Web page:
You’ve already made a start reducing the risk of me developing seven forms of cancer later in life – well played.

Having a beverage in front of the TV in your pyjamas is nice, but taking up that gym class was an even better idea. My fitness levels will carry on getting better with the tough spinning sessions after work. My legs are already stronger than ever!

If you keep up your days off alcohol I’ll look after improving your sleeping pattern in the long run. Without the fear of a hangover, I can’t wait to wake up with much more energy on a morning and be ready to take on the day!

You know that two for one gym voucher you got for Christmas? Keep treating me with that rather than the special deal on booze I saw you eyeing up the other day. Think of all those warm weather holidays you could treat me with using the money you’ve saved! Don’t let it slip now.

I can’t wait to show off my new appearance as the days go by in 2018. My skin will be radiant, my eyes will look brighter and we will both be feeling healthier and happier.

We can work together to carry on reaping the rewards if you keep up the good work.

Thanks in advance, your body…

Reducing prescribing of over the counter medicines – have your say!

NHS England is undertaking a public consultation on reducing prescribing of over-the-counter medicines for 33 minor, short-term health concerns. The aim of this online consultation meeting is to provide you with information about the proposed national guidance and to seek your views about the proposals.

Patients, members of the public, and NHS staff are encouraged to feed into the consultation as the resulting guidance will be used to inform what is available on prescription from your GP in your local area.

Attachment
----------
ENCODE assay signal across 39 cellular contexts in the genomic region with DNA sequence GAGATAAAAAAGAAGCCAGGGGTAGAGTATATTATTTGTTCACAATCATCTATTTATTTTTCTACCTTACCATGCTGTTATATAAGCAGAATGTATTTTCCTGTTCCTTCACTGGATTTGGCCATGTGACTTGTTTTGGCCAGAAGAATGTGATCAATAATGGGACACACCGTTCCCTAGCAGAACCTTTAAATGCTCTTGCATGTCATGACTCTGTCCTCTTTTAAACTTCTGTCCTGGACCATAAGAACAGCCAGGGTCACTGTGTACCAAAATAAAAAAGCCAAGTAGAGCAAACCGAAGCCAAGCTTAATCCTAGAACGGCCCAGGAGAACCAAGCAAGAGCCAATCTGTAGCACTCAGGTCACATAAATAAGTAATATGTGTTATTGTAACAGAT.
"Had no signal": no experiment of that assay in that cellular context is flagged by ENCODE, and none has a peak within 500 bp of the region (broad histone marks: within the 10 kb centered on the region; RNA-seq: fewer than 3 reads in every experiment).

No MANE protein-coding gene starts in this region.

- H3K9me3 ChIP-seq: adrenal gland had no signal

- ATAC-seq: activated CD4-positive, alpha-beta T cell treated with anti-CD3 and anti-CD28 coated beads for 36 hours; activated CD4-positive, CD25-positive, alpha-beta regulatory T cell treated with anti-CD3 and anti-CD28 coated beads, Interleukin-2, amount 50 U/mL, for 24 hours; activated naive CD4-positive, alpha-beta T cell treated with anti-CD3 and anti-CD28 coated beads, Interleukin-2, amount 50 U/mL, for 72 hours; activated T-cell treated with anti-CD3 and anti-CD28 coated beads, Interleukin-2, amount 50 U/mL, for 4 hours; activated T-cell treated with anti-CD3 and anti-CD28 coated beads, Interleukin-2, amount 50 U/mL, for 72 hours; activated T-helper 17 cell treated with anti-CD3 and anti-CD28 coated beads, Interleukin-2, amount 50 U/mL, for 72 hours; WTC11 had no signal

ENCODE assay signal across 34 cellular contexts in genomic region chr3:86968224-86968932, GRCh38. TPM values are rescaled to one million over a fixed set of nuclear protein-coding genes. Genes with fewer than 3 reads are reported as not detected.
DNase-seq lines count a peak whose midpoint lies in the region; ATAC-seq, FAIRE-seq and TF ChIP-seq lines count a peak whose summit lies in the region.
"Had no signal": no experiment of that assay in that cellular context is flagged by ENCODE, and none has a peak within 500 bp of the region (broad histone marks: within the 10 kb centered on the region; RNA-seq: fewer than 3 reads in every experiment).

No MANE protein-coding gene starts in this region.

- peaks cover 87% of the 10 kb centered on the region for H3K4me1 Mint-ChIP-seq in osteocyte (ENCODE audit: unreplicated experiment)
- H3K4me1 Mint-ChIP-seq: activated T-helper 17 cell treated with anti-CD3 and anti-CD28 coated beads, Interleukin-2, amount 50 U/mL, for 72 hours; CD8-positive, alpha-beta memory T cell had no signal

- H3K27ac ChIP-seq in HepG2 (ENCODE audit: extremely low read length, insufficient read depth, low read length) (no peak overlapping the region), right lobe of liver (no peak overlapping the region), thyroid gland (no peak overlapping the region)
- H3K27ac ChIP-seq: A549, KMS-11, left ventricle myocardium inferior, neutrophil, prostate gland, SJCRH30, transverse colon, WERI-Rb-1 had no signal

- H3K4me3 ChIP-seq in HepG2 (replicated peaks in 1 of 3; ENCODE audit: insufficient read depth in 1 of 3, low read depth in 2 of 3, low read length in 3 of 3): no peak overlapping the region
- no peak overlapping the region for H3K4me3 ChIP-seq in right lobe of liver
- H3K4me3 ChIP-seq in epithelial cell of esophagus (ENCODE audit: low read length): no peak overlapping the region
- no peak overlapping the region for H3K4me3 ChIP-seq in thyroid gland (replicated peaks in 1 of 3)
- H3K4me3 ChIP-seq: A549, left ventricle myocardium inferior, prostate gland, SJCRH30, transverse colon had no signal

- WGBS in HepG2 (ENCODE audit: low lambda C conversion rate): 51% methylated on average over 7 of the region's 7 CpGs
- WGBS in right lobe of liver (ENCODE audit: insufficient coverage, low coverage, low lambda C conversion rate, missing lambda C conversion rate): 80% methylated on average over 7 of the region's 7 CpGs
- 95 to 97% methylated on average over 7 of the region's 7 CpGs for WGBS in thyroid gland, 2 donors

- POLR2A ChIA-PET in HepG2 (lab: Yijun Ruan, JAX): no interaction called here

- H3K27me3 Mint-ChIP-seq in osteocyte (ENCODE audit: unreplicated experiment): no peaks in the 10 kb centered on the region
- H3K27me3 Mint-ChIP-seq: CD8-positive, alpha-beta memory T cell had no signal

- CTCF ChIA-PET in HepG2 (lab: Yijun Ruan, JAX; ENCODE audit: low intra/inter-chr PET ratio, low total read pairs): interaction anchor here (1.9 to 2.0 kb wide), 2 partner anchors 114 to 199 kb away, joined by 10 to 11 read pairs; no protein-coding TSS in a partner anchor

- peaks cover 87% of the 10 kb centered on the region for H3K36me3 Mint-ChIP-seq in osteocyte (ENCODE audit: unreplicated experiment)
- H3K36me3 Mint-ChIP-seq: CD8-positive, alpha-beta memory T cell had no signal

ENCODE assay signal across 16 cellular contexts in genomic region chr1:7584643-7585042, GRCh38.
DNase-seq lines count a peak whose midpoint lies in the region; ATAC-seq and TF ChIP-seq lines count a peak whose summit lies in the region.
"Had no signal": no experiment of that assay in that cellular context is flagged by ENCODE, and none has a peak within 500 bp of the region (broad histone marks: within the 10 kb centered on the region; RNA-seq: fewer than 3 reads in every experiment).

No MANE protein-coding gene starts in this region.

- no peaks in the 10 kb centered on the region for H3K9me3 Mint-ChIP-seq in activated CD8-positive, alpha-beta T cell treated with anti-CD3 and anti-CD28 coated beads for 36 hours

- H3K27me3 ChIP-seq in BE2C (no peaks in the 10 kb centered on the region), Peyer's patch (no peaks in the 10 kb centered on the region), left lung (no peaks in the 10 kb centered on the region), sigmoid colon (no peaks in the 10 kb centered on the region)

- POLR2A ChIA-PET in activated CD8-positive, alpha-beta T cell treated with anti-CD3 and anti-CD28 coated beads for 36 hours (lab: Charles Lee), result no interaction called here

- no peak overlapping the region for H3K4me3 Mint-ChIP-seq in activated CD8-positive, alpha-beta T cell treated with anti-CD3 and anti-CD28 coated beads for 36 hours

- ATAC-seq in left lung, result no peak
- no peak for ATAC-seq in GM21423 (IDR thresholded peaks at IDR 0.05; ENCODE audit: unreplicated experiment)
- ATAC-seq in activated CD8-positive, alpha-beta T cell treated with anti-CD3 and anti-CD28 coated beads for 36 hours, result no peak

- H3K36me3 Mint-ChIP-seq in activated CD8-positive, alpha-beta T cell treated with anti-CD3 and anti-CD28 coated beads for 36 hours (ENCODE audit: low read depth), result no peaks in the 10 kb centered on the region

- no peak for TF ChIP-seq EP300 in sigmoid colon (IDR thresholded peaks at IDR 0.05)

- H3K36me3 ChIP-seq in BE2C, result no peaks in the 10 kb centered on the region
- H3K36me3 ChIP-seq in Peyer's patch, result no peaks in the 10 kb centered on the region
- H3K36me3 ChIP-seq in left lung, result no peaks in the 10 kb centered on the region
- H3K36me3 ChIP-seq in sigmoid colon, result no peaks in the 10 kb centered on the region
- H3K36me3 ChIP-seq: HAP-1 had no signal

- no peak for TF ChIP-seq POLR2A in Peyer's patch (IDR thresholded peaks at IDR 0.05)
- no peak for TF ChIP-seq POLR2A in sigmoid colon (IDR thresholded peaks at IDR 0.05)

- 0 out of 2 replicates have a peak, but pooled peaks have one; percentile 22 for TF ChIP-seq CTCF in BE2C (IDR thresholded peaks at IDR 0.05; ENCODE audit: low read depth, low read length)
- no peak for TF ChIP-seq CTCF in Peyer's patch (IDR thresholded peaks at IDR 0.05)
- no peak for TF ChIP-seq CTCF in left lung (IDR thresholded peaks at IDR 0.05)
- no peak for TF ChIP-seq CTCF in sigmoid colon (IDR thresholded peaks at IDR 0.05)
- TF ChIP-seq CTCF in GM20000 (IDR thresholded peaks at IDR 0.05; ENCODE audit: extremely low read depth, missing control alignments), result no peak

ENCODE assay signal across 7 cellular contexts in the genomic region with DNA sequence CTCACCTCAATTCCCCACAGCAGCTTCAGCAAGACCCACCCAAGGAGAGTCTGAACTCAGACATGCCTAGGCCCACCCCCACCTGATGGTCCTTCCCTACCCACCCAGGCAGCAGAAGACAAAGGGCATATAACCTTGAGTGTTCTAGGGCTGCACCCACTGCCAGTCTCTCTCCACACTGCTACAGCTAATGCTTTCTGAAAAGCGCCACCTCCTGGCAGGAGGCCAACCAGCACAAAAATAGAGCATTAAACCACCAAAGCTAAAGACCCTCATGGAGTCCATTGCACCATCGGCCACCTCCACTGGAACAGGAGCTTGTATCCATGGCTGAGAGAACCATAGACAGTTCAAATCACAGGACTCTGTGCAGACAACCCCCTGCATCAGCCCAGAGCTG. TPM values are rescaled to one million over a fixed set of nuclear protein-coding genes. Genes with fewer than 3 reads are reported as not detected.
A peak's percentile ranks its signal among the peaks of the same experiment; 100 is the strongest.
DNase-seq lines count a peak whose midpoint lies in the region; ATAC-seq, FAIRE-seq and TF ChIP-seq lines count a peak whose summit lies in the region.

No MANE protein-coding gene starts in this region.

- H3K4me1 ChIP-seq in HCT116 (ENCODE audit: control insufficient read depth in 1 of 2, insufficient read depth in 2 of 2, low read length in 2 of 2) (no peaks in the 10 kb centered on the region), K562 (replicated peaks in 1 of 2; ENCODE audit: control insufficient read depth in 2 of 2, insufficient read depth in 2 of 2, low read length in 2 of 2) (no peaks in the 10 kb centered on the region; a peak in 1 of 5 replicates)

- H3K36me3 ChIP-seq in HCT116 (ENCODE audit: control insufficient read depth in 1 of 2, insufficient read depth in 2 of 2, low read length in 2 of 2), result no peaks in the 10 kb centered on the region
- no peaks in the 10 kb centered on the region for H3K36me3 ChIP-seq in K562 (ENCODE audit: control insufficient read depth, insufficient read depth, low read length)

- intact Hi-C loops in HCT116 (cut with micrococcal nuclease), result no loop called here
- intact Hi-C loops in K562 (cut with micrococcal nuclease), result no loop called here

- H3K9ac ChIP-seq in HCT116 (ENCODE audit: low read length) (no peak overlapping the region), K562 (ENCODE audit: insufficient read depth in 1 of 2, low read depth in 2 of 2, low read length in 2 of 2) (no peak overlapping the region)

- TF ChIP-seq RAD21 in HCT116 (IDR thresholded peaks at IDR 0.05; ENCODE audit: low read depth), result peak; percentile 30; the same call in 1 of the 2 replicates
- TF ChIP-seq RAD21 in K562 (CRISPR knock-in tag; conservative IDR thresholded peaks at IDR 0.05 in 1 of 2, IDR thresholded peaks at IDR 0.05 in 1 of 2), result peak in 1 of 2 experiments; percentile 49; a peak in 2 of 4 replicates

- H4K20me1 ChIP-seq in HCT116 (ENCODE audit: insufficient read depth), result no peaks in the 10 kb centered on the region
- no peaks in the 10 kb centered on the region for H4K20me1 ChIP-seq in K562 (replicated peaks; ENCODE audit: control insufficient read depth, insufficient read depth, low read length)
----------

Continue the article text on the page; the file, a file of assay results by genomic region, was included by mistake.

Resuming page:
The online consultation can be accessed here

In the year prior to June 2017, the NHS spent approximately £569 million on prescriptions for medicines which can be purchased over the counter from a pharmacy and other outlets such as supermarkets.

These prescriptions include items for a condition:

  • That is considered to be self-limiting and so does not need treatment as it will heal of its own accord;
  • Which lends itself to self-care, i.e. that the person suffering does not normally need to seek medical care but may decide to seek help with symptom relief from a local pharmacy and use an over the counter medicine.

Vitamins/minerals and probiotics have also been included in the consultation proposals as items of low clinical effectiveness which are of high cost to the NHS.The intention is to produce a consistent, national framework for CCGs to use.For more information please visit the NHS England website at:

Subject to the outcome of the consultation, the commissioning guidance will need to be taken into account by CCGs in adopting or amending their own local guidance to GPs in primary care.

NHS England has partnered with NHS Clinical Commissioners to carry out the consultation after CCGs asked for a nationally co-ordinated approach to the development of commissioning guidance in this area to ensure consistency and address unwarranted variation.

NHS agrees changes to learning disability services on Tees following public consultation